I further get the impresssion that the US and Australian "culture wars" are very different and that, measured by quantity of references by country, the total in Australia is very high compared to anywhere else, US included.

Not just high, overwhelming! Of the first 18 references on Google dealing with culture wars, 4 were US, 14 Australian! I am forced to the conclusion that the Australian "culture wars" have little to do with the US, everything to do with local issues.

I also suspect, and to check this I need to find the first uses of the term in Australia, that it was imported into local debate as a pejorative device.

All very interesting, because it fundamentally changes the social analysis.

Anonymous said...

I found this post fascinating. Thanks! There are, of course, culture wars based on gender, religious, class, ethnic, etc. differences going on all over the world, but I never knew that the term itself seems to be most resonant in the U.S. and Australia.

Please know the culture wars are alive and well here in the U.S. where the rift is quite deep - with national polling since 2000 showing us split almost down the middle between the Republican and Democratic parties. In fact, the elections that brought the world Republican George W. Bush were extremely close on the popular vote. And, while their shenanigans at the polls may have actually turned the elections, the Republicans true genius was in pointing the national debate at these "values"-driven issues.

Some states were won by raising the fear of gay marriage and reminders about the "sin" of abortion and the dreaded belief in evolution that they claimed was a threat to religious life. The religious groups most electrified by these craftily-publicized issues turned out in droves. And thus,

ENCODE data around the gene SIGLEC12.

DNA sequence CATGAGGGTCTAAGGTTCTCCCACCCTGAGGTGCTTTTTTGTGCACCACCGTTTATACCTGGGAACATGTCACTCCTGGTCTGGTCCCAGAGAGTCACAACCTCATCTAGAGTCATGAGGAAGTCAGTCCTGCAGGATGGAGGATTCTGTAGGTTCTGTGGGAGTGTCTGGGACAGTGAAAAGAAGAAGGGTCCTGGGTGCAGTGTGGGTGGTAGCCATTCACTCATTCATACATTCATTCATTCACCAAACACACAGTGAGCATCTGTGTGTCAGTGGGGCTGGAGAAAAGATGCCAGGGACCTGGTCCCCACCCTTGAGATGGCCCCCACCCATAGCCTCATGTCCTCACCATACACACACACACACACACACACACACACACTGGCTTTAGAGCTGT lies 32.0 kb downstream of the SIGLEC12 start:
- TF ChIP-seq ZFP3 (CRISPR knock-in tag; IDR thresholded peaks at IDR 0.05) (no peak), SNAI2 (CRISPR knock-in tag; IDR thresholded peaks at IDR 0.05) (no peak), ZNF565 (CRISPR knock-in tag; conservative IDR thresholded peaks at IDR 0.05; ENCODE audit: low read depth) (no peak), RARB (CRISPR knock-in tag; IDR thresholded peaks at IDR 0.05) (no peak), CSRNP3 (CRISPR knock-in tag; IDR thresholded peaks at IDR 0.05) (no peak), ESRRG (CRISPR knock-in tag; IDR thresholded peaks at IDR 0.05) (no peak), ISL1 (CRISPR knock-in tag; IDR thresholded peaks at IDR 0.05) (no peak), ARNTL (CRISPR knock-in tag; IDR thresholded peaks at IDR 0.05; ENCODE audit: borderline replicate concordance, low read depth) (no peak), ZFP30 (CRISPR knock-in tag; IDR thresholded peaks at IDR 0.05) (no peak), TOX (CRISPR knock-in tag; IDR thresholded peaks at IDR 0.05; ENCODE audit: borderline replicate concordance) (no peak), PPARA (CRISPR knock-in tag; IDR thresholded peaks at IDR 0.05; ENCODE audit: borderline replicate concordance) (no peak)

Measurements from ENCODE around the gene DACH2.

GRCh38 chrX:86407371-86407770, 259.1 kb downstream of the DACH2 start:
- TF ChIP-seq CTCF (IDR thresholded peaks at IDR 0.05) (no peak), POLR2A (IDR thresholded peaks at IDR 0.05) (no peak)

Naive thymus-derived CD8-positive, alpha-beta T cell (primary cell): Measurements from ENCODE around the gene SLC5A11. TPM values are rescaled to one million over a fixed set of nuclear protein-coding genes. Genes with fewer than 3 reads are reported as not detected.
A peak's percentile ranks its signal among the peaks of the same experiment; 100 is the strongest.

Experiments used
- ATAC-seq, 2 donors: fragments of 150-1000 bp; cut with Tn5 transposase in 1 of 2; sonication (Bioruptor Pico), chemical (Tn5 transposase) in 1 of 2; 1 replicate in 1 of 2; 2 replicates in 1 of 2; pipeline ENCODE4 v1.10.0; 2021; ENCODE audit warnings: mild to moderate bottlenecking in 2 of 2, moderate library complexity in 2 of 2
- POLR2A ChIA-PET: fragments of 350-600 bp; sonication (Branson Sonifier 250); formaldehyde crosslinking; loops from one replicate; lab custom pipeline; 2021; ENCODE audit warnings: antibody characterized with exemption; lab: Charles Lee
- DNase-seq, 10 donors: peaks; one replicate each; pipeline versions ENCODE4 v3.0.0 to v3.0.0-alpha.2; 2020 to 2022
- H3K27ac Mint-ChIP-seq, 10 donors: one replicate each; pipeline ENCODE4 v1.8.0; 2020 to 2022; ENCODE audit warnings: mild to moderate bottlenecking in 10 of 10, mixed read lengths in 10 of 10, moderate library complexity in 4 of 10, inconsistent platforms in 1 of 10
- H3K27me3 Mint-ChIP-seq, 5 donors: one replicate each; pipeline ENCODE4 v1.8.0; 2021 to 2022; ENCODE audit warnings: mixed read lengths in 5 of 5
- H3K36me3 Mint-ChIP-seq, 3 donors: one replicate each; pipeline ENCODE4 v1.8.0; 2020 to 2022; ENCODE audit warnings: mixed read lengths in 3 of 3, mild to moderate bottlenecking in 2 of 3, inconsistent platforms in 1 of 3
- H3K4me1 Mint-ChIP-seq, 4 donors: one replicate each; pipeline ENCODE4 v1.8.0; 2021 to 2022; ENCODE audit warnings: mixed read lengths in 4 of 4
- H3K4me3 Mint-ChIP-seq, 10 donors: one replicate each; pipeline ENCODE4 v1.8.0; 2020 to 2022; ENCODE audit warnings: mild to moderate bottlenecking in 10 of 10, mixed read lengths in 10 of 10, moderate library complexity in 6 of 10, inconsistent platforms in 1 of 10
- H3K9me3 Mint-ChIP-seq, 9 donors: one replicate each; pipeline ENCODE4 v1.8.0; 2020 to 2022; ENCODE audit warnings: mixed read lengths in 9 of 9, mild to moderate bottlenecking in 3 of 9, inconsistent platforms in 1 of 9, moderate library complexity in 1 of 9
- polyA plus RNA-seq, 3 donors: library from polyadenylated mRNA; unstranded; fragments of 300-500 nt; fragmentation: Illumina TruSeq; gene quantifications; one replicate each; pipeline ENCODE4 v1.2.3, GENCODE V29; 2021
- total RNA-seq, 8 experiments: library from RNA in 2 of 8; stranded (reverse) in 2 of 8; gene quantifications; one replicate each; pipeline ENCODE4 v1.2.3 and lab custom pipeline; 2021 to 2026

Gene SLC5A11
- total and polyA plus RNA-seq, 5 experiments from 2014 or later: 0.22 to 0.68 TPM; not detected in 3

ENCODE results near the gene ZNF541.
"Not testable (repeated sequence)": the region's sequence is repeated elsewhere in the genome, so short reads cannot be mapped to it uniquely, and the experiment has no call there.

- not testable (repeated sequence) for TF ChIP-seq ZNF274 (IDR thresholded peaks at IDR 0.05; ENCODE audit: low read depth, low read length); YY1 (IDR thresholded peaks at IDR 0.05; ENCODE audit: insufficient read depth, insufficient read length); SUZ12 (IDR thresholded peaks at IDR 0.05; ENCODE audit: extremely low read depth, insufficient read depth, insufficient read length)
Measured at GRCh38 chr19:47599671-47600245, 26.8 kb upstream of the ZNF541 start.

the election went to the side that played most successfully on the fears of the people. Although the average American probably has views that encompass some of both parties, fear of the other is big here.

But the other cultural divide here is embodied in a less-government, more-for-me-and-mine (while you fend for yourself) philosophy championed by a corporate strangle-hold on lobbying (and therefore Congress) versus those of us who believe in a more "rational" capitalism that includes incentive and opportunity as well as the concern for very basic needs like food, housing, health care, and a safe environment for all.

So while those religion-based cultural divisions were the red flags used to get people to the polls, the real cultural divide here is between those who like to raise the specter of fear to keep control in the hands of a corporate-controlled oligarchy versus those of us who just want some honest discussions and policies that make sense for the country as a whole in the long run. Made more ironic by our public stance of democracy for all - at least when looking to nations we see as essential to our way of economic life - including those that will generate new open markets for us. Or so I see it.